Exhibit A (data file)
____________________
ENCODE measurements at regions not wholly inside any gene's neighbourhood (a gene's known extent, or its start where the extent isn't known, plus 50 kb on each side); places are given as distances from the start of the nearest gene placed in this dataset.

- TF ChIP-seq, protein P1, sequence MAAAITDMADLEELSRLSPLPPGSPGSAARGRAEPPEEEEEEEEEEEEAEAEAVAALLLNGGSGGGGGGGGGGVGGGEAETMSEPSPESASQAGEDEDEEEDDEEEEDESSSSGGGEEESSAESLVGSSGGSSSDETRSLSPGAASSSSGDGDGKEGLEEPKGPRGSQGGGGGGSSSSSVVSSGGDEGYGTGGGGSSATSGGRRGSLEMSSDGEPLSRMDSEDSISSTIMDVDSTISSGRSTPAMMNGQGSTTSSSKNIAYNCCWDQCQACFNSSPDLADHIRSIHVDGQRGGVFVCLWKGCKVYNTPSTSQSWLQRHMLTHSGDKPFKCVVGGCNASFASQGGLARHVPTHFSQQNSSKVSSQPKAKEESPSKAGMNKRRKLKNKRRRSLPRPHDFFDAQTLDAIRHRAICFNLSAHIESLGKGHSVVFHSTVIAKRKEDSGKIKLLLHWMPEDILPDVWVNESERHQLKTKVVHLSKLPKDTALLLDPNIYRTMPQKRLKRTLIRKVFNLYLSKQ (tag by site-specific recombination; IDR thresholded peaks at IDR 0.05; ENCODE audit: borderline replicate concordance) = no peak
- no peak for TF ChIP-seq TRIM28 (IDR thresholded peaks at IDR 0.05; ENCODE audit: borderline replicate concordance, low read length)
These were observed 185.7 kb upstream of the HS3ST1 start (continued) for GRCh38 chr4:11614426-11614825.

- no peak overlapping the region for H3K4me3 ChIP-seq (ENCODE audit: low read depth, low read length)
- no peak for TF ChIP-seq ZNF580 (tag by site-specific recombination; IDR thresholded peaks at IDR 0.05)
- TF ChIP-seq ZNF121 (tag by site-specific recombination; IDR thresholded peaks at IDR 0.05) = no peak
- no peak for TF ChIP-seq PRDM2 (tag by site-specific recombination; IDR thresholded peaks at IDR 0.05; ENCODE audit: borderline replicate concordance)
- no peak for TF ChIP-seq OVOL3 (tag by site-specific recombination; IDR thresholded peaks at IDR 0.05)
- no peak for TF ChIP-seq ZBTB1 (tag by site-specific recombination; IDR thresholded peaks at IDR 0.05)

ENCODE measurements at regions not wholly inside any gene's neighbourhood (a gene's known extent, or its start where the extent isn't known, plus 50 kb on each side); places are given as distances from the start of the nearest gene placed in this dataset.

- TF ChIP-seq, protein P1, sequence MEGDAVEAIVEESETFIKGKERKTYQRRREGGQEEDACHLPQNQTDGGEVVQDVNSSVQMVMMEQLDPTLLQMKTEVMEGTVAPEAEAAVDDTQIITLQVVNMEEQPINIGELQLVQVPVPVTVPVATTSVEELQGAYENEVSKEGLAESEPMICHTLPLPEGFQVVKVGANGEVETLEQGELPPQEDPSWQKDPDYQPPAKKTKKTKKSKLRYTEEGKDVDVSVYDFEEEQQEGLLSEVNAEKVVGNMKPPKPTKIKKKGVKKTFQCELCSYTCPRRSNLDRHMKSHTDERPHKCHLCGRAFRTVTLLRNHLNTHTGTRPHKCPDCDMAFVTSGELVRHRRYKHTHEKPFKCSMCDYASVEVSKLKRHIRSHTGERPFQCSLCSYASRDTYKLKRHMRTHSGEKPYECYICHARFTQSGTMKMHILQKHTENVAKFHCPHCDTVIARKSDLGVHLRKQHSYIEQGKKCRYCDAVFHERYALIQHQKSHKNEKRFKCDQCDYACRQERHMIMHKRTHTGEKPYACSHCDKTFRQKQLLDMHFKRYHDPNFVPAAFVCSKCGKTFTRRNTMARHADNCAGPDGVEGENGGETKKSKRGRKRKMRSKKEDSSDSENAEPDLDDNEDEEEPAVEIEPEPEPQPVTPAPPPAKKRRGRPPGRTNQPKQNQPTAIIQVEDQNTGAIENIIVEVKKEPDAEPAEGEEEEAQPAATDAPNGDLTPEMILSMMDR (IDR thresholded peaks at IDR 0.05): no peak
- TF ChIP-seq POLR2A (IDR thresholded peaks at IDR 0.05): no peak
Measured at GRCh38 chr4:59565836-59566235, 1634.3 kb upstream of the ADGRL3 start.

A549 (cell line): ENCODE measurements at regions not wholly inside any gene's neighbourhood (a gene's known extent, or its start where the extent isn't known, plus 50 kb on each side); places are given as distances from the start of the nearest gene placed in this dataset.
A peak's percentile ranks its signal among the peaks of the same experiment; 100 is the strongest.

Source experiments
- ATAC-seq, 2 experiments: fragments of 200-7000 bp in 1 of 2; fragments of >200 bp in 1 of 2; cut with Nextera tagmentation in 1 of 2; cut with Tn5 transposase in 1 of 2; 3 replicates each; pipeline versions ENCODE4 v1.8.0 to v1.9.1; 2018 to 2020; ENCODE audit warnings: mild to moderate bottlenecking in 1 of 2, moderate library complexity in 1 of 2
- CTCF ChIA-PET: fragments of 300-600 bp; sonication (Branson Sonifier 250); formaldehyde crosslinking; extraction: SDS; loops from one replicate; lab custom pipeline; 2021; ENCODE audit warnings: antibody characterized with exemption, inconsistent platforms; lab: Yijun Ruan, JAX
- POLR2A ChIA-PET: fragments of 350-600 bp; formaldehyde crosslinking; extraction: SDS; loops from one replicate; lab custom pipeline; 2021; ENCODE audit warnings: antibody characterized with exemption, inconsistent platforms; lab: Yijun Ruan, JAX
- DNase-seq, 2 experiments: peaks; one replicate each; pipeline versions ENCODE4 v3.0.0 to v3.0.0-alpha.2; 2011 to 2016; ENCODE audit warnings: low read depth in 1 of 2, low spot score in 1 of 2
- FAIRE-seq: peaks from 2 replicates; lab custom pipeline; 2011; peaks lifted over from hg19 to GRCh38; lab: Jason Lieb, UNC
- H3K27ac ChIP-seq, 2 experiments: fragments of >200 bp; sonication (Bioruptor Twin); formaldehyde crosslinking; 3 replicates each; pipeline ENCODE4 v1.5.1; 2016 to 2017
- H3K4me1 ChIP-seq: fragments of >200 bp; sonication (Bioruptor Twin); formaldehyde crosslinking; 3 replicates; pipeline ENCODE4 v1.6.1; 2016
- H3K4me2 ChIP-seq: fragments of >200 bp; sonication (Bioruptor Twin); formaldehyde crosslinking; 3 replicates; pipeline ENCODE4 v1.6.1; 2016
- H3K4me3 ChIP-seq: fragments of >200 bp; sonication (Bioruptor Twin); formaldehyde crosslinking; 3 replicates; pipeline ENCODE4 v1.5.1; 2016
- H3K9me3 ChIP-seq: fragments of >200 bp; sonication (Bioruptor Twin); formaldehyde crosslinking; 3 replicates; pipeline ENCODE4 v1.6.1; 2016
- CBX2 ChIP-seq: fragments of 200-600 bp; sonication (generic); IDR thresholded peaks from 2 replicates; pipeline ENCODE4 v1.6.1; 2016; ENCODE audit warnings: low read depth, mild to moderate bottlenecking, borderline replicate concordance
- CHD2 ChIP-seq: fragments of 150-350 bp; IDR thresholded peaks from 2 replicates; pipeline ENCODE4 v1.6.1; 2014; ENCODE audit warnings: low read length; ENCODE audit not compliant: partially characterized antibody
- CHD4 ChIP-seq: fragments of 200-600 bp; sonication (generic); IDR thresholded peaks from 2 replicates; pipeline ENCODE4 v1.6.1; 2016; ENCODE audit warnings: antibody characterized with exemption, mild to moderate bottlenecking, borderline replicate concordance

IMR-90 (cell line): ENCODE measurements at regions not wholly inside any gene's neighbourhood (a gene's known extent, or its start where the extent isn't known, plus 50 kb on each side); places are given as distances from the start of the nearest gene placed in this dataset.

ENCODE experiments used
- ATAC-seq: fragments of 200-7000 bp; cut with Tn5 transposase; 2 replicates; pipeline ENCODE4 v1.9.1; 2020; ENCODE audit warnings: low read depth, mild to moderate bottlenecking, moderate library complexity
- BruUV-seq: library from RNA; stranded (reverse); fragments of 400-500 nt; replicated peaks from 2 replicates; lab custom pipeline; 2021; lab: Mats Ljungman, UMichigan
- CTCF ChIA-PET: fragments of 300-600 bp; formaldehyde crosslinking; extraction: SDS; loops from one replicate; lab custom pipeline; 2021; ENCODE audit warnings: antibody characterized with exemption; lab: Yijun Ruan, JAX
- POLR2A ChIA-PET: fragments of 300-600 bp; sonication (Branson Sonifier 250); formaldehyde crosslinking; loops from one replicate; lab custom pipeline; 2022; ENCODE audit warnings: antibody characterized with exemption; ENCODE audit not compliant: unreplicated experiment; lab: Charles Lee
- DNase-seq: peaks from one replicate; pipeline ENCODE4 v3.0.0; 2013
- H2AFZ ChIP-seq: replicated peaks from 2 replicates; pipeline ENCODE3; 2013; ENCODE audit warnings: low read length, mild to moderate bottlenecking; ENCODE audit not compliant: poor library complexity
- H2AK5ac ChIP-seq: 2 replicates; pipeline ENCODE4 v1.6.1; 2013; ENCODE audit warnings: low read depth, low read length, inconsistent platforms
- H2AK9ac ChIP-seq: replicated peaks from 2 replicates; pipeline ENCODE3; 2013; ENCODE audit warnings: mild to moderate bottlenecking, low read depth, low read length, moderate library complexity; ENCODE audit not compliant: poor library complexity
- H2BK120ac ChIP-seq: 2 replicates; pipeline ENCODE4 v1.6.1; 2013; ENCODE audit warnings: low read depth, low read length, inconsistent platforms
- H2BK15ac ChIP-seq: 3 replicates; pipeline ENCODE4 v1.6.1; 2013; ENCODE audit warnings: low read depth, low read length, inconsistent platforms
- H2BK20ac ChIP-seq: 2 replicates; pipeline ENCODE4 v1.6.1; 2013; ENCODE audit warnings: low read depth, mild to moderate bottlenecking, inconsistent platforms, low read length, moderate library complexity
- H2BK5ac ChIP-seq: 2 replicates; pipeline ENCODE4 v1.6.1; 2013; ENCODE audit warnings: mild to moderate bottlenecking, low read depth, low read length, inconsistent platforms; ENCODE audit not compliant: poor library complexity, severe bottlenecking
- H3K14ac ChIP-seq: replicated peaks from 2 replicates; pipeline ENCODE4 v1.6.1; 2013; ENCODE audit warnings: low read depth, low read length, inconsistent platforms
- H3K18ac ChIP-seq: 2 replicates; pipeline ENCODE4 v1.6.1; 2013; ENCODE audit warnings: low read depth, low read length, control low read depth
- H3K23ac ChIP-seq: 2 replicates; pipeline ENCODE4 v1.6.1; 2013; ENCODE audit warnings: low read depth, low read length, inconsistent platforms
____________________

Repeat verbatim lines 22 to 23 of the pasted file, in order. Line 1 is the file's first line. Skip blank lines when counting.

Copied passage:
- FAIRE-seq: peaks from 2 replicates; lab custom pipeline; 2011; peaks lifted over from hg19 to GRCh38; lab: Jason Lieb, UNC
- H3K27ac ChIP-seq, 2 experiments: fragments of >200 bp; sonication (Bioruptor Twin); formaldehyde crosslinking; 3 replicates each; pipeline ENCODE4 v1.5.1; 2016 to 2017